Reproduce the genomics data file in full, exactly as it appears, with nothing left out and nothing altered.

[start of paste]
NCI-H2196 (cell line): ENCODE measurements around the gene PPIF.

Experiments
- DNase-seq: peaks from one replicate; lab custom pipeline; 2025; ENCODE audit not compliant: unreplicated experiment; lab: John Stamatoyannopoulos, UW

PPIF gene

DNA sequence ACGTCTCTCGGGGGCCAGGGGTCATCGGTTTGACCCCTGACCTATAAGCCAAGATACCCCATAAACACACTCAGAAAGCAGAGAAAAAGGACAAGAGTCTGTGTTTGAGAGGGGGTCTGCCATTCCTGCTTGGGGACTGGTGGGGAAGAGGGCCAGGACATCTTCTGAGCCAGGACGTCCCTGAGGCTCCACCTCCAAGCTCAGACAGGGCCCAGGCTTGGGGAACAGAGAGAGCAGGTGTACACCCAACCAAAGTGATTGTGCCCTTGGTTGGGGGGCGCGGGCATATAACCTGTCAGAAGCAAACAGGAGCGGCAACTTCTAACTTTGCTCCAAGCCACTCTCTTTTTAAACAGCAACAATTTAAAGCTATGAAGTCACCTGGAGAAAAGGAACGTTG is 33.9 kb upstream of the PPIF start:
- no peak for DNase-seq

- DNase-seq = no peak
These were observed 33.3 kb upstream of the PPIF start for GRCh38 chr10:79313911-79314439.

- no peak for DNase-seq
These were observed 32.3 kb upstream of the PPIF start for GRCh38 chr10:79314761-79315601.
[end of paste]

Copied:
NCI-H2196 (cell line): ENCODE measurements around the gene PPIF.

Experiments
- DNase-seq: peaks from one replicate; lab custom pipeline; 2025; ENCODE audit not compliant: unreplicated experiment; lab: John Stamatoyannopoulos, UW

PPIF gene

DNA sequence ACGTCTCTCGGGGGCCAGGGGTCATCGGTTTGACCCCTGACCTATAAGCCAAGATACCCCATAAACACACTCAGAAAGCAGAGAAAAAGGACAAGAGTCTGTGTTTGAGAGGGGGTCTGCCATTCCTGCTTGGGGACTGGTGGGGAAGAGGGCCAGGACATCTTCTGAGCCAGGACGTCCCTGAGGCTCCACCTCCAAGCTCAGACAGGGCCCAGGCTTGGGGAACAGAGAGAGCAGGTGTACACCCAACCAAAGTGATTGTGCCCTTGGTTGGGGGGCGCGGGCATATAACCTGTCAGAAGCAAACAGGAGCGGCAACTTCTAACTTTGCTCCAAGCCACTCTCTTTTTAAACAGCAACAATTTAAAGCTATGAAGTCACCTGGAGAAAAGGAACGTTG is 33.9 kb upstream of the PPIF start:
- no peak for DNase-seq

- DNase-seq = no peak
These were observed 33.3 kb upstream of the PPIF start for GRCh38 chr10:79313911-79314439.

- no peak for DNase-seq
These were observed 32.3 kb upstream of the PPIF start for GRCh38 chr10:79314761-79315601.